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Improving free walk in green horse?

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    Improving free walk in green horse?

    My horse is fairly green to shows. At home and in clinics, he has a decent free walk. But at shows, there are horses over there, and people over that way, etc. So given a loose rein, he covers ground, but doesn’t stretch his head down/out. His head goes straight out of his neck as he gazes around at all the sites. My thought is just to keep showing, as he has a nice walk at home. But figured I’d ask what folks do here to improve the free walk in your green beans - time/mileage, or specific aids for stretching?

    #2
    IMO, he just needs continued training. More specifically, he needs to know the difference between being on the buckle and his being on a long rein, but still very much on the job. Ride him around in the busy schooling ring on that longer rein and focus on keeping him (lightly) in the contact and between your aids. IMO, we should be able to ride them with their heads still in the game with any length rein. This takes time and practice to teach.

    Also, I ride an off-breed mare who could curl behind the bridle and leave her back low if I wasn't careful. I taught this mare different "buttons" for "telescope out from the base of your neck, and open your throat latch" and "relax your jaw, perhaps closing your throat latch a bit." I can't tell you how much it helps to have taught them a signal for stretching the base of their neck! This means I can ride my mare on a longer rein without her thinking I have given her a coffee break.

    Last but not least, I'm a fan of asking a young horse to go only as long and low as they can without tipping onto their front end. I'm sure I won't get rewarded for my lack of dramatic demonstration of a western-pleasure-low head and neck. But at least I asked the horse to do what I think the point of that exercise is: to demonstrate that she is not held in/up or her head and neck posed by my hand, and her body being in an uphill posture.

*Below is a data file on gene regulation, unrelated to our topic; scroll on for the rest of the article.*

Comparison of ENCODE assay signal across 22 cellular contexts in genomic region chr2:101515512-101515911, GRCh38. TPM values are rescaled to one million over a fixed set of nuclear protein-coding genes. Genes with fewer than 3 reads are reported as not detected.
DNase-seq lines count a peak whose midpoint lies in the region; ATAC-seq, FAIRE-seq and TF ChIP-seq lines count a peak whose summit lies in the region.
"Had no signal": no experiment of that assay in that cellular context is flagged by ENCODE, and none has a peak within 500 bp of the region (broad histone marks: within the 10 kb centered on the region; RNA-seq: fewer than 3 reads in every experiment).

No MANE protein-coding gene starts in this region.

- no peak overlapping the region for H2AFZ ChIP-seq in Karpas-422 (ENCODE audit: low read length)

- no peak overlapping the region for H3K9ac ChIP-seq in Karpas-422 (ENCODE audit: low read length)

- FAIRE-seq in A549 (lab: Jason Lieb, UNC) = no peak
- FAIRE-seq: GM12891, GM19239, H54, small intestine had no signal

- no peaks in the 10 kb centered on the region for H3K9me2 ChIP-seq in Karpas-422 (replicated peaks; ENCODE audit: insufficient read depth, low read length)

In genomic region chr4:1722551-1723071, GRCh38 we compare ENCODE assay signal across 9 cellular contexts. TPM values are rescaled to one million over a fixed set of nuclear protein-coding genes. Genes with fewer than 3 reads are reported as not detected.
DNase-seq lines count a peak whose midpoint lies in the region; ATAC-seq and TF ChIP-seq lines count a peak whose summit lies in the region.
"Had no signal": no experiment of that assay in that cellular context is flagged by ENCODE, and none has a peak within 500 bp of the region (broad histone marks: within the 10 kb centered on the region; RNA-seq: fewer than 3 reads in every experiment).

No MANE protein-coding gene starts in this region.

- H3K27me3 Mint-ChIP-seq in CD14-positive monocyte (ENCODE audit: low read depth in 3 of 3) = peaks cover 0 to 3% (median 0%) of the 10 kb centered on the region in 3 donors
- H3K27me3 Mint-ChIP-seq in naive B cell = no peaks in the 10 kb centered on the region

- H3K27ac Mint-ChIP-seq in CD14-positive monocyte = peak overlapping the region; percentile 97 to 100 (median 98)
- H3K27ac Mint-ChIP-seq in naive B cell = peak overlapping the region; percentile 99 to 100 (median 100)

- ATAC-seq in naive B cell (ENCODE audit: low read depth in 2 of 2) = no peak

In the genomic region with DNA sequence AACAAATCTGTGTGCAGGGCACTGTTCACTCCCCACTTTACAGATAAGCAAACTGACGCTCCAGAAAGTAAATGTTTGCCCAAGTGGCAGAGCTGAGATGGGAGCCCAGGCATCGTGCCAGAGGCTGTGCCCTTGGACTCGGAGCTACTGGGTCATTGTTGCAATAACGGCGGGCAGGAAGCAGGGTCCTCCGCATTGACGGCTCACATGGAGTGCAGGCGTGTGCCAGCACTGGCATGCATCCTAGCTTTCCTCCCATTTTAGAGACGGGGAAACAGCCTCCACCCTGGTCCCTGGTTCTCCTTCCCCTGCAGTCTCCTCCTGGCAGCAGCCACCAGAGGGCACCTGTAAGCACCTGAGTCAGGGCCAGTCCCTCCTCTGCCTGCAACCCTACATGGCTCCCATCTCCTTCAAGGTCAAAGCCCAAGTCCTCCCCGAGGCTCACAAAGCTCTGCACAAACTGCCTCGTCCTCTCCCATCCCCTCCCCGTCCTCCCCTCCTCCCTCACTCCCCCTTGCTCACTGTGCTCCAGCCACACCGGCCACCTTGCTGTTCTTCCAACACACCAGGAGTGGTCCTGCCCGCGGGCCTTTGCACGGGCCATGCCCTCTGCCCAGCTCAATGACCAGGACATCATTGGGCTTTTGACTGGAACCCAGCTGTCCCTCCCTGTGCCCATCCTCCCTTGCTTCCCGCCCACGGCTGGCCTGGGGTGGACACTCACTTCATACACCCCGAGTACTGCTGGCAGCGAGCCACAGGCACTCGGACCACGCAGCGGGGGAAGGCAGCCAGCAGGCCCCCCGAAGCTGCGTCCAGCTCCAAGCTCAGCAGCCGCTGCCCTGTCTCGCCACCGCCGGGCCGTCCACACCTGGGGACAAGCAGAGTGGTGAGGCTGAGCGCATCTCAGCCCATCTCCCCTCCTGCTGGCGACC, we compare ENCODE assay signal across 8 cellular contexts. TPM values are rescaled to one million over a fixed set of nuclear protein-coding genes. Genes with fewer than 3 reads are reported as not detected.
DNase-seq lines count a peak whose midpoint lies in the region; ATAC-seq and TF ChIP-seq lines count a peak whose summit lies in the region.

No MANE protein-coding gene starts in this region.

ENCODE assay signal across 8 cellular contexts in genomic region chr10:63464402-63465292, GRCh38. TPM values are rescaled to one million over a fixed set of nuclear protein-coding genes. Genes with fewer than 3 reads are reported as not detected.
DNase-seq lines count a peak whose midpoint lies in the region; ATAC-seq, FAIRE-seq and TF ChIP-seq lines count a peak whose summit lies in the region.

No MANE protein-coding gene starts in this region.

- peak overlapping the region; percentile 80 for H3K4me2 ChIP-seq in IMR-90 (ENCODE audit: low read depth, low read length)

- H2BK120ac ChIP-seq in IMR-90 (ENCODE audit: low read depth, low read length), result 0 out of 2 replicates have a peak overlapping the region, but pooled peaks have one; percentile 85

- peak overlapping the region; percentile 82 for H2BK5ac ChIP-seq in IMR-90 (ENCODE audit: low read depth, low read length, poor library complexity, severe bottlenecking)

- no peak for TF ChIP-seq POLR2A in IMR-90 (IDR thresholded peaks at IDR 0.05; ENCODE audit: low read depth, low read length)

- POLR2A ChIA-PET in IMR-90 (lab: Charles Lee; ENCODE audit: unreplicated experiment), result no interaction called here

I have not been riding dressage for long, so take this with a grain of salt. I will be interested to see what more expert dressage competitors have to say.
    The armchair saddler
    Politically Pro-Cat

    Comment

      Original Poster

      #3
      Originally posted by mvp View Post
      Also, I ride an off-breed mare who could curl behind the bridle and leave her back low if I wasn't careful. I taught this mare different "buttons" for "telescope out from the base of your neck, and open your throat latch" and "relax your jaw, perhaps closing your throat latch a bit." I can't tell you how much it helps to have taught them a signal for stretching the base of their neck! This means I can ride my mare on a longer rein without her thinking I have given her a coffee break.
      Mine is an OTTSTB, and can go both high (and pace when he does) or curl behind. He’s getting much better (got a 7 on submission at some shows), but completely understand this. What are the “buttons” you installed? Just curious. Thanks!

      Comment


        #4
        Sometimes a suggestion of a shoulder fore helps.
        Janet

        chief feeder and mucker for Music, Belle and Tiara. Someone else is now feeding and mucking for Chief and Brain (both foxhunting now). Spy is gone. April 15, 1982 to Jan 10, 2019.

        Comment


          #5
          Get really strategic about when you do it at home - and do it with 8+ score standards. Extra good moment of submission? GOOD PONY -> free walk (a proper one, back swinging and marching). End of hard work interval? GOOD PONY -> free walk (then a break if need be). Extra effort at canter or baby leg yield or baby lengthening or whatever? GOOD PONY -> free walk. Deliberately associate it with relaxation and reward, but also set the standard that it does still mean we are working.

          You can get more stretch out of your free walk at home by doing them on big curving lines. Ask for them in warm up and cool down too. Make it deliberately different from just relaxed walking though.

          Comment


            #6
            The free walk takes alot of relaxation. Mileage at shows absolutely helps.